Months after Tropical Storm Isaias left hundreds of thousands without power, the Connecticut Public Utilities Regulatory Authority (PURA) has investigated and said Eversource didn't meet acceptable standards while United Illuminating mostly did.
The tropical storm left many Connecticut residents without power for a week or more this past August.
As a result, PURA said they'll consider fines and penalties against Eversource.
Officials warned that this is only a draft decision and could change.
PURA oversees regulation of Connecticut electric, gas, water, and cable companies.
In response, Eversource said it's reviewing the decision but stands by its storm response.
"We were well prepared for this storm even though the forecast changed drastically as the storm arrived - causing unprecedented damage in Connecticut. We know how difficult it was for customers to be without power, which is why we mobilized thousands of line and tree crews from across the country and Canada - the largest team ever assembled in Connecticut - to restore power and quickly as possible for our customers, all while following strict COVID-19 protocols," Eversource said in a statement.
"We also learned from this experience, and we continue to implement improvements to provide the best possible service for our customers," the statement continued.
UI said it will look for opportunities to improve as it reviews the decision.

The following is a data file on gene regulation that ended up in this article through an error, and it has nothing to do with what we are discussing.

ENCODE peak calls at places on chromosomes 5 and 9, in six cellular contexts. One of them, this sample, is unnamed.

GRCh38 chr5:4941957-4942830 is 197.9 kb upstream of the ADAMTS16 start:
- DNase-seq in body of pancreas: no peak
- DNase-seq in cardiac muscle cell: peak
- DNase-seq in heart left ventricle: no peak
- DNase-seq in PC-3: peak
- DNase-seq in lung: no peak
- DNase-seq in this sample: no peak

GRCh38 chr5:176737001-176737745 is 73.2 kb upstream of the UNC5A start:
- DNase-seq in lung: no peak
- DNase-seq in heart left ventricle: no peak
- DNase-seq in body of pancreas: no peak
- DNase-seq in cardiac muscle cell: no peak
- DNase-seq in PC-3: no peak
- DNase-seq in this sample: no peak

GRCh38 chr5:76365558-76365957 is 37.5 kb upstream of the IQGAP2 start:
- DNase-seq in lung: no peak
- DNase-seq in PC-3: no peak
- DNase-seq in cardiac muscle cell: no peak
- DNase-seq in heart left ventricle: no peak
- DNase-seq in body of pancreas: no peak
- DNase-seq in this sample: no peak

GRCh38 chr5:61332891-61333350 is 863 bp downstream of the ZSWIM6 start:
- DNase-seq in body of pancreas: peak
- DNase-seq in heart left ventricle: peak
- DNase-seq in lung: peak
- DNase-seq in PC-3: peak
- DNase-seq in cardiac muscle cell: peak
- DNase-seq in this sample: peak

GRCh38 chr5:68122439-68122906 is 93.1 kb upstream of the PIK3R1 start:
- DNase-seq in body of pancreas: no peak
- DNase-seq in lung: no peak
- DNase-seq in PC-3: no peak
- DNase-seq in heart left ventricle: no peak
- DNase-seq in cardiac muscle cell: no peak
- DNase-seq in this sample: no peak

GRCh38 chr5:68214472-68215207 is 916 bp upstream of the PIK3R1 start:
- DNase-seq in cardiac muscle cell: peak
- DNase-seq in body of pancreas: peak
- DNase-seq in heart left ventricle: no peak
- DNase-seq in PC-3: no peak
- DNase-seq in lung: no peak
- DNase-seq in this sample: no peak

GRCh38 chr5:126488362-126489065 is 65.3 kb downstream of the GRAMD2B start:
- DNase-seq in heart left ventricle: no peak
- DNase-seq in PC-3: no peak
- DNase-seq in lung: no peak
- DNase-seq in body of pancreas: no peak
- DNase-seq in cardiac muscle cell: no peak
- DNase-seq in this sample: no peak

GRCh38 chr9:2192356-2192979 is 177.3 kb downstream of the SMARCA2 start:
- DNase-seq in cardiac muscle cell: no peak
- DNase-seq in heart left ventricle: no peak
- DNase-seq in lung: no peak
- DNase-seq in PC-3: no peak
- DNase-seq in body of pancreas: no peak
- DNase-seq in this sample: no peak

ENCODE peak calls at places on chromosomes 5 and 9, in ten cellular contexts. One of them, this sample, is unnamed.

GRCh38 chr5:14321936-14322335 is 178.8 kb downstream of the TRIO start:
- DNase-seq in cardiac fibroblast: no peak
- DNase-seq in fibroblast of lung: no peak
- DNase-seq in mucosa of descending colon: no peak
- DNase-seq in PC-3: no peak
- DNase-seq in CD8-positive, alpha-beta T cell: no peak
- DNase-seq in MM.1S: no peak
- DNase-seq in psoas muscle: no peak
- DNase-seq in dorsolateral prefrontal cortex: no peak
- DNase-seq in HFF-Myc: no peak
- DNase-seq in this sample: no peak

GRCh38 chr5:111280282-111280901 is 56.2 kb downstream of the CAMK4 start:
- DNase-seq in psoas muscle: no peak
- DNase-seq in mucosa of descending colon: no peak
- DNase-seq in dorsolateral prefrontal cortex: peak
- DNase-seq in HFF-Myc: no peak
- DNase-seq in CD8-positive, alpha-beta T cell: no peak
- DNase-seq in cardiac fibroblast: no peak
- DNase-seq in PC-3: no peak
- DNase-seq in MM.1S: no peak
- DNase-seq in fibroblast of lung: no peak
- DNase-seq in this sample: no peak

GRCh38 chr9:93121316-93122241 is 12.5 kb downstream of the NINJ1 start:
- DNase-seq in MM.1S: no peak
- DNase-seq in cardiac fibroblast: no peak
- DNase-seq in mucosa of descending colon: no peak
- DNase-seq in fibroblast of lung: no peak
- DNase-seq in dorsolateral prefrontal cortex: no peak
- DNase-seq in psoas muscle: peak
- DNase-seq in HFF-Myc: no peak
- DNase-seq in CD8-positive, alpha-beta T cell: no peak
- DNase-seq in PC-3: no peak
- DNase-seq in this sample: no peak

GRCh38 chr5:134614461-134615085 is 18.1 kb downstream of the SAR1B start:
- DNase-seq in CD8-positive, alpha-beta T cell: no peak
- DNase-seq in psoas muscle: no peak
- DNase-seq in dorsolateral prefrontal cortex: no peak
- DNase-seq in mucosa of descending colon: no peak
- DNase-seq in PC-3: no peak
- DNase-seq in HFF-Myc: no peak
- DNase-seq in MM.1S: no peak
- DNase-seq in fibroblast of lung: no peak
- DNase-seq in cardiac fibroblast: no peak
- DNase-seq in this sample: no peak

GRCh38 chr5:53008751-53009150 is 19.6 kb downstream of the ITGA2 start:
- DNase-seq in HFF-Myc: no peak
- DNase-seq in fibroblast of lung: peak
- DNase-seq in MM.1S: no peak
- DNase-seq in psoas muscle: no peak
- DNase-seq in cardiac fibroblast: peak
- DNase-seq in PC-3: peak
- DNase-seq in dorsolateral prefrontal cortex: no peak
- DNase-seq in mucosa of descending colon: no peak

"We are confident that we met the core objectives set out in UI's Emergency Response Plan. However, we also recognize the difficulties that extended outages created for many of our customers," UI said in a statement.
The focus of a series of hearings began with the storm response by Eversource in a cluster of Fairfield County towns, including, New Fairfield, Bethel, Ridgefield, Newtown, And New Canaan.
These towns said they were very hard hit. For instance, Bethel said its police department had to work off generator power for days.
The towns told the panel the biggest issue during Isaias was communication.
They explained how Eversource has a system set up where each town leader has a designated liaison they can exchange information with before, during, and after, a storm event.
The town leaders said the system worked well just a few years ago, but this time, the liaisons had a lot of trouble getting answers from their team at Eversource to provide the towns on outages and road blockages.
The Attorney General is looking for Eversource to face penalties and to credit customers who lost power during the tropical storm and says the company’s failure to communicate and protect public safety was “imprudent.”